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gr 1 year, 3 months ago

" The probability of contracting MRSA, staph, C-Diff or some other infection are more concerning."

Interesting comparison with the flu. Not many get it. The resistant things such as MRSA are caused by continually using antibiotics. If you wanted to make bacteria even more resistant, you would require all hospitals all the time to use antibiotics even if it's not needed. Maybe not much difference than what they're doing now?!

So how do you create a resistant flu virus? Require everyone all the time to get vaccinated!

It was reported in December that there are more, well, not more flu cases, but more flu-like symptoms (wonder why...). Aren't more and more people getting vaccinated, especially with this enforcement against people's choices? Obviously, it's not working. Or just extraneous reports trying to promote vaccines.

What I understand Belinda to say is either be vaccinated or wear a mask. I understand that it is commonly accepted that not all vaccinated people are immune (as if any!). So, if you are one of those who are vaccinated and still come down with the flu, do you have to wear a mask? You are sneezing, have a fever, feeling just awful, but you had your magic potion so you come up to a patient and snivel, "I nee ta tak ya bla pressure". Another nurse tells you that you shouldn't be that close to patients, but you tell her that's ok, because you've already been vaccinated.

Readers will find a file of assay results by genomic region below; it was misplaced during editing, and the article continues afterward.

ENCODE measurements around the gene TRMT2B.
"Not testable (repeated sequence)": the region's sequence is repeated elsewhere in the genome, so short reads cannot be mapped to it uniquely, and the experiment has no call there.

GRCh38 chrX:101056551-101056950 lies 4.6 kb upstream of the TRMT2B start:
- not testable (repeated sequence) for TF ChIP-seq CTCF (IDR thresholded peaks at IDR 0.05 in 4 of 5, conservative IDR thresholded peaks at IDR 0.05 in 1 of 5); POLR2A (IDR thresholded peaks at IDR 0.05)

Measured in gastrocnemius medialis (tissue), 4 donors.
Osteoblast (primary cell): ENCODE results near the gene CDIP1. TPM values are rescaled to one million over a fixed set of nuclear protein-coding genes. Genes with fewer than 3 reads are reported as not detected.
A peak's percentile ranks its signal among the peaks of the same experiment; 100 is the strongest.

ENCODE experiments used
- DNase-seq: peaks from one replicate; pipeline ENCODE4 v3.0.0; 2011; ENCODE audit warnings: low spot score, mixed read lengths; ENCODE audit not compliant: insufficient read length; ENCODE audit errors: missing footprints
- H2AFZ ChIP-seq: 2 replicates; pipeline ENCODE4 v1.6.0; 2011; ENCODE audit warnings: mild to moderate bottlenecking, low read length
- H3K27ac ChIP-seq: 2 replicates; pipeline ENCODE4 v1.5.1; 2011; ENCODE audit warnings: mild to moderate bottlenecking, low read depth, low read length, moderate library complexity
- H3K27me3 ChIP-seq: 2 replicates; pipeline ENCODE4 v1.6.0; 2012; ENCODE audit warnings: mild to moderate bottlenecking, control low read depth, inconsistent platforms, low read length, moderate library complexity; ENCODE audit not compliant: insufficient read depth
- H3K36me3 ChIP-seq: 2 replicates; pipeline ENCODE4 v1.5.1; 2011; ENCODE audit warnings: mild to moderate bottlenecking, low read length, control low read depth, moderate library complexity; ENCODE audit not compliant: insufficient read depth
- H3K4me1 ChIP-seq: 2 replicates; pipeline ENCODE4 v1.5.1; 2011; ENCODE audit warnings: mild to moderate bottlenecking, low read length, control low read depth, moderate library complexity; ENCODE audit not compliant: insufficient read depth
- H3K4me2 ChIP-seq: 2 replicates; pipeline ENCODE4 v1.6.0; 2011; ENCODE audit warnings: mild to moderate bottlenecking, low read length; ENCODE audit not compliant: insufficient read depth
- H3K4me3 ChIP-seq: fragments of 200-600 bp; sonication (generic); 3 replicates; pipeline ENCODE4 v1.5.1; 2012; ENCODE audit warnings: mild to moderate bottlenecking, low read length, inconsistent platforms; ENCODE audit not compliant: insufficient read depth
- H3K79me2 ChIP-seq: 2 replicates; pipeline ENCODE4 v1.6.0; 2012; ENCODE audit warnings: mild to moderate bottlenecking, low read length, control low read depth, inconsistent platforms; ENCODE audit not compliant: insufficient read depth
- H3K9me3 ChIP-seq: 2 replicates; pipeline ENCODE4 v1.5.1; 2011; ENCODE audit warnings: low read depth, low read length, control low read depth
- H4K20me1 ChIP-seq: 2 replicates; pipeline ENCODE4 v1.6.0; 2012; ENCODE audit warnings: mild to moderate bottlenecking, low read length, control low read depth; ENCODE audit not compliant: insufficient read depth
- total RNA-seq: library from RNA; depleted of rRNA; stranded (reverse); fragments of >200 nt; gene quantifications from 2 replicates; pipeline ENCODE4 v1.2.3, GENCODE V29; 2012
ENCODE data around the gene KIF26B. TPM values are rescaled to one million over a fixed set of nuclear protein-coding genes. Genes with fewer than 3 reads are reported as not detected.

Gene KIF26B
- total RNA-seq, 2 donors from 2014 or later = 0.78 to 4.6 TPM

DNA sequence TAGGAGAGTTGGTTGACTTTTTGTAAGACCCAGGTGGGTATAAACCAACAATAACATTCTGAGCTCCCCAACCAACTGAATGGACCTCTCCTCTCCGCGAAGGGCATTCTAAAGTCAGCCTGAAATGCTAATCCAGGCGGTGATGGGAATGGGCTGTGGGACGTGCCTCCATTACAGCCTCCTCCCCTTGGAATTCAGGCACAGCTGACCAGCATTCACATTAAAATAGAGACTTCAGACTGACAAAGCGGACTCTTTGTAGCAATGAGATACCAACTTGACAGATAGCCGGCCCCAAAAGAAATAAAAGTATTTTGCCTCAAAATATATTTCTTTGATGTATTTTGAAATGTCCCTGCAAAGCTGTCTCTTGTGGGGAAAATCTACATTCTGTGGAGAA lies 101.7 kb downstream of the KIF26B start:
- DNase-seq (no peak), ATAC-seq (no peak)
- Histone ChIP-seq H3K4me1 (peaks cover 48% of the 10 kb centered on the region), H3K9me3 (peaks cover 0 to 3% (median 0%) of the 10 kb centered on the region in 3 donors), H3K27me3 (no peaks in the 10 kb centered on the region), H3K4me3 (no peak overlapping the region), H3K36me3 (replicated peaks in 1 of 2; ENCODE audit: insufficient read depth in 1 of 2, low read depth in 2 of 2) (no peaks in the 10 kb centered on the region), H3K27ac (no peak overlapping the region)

So, if you say, well, that person still needs to wear a mask (or go home!), then the vaccination did not really do or mean anything, did it? How about if you are sick, don't interact with the patients? Oh, but you say, you may be contagious without knowing it. What about those where the vaccine doesn't work, what about them when they don't know it?

Just a waste of time and touchy feel good thing. A pride thing. A, it doesn't work, but at least we're doing something [pointless]. A demeaning thing.

And a preparatory thing for the future. Once everyone is drinking the cool-aid and feeling safe, then they can sneak the real stuff and help save this world from humans!

Ahhh... Is that why I heard reports of the CDC having 500,000 disposable coffins (thought all coffins were disposable!)? Do they know something we don't? If their intent is to have all people get vaccinated to "save" them, then there would be no need for all the nice stackable coffins which you can fit several people in. Now, if it's the cool-aid, then it makes sense. Or if they know the vaccines aren't any good, then it makes sense. Or is it for one of those recombination viruses they've been experimenting with? http://www.recombinomics.com/News/01040502/Korea_Recombination_Reassortment.html Or maybe it's not about flu but nuclear attack or other planned or expected disaster? What do they know we don't? All those coffins cost money so why are they spending tax payer dollars on "just in case"?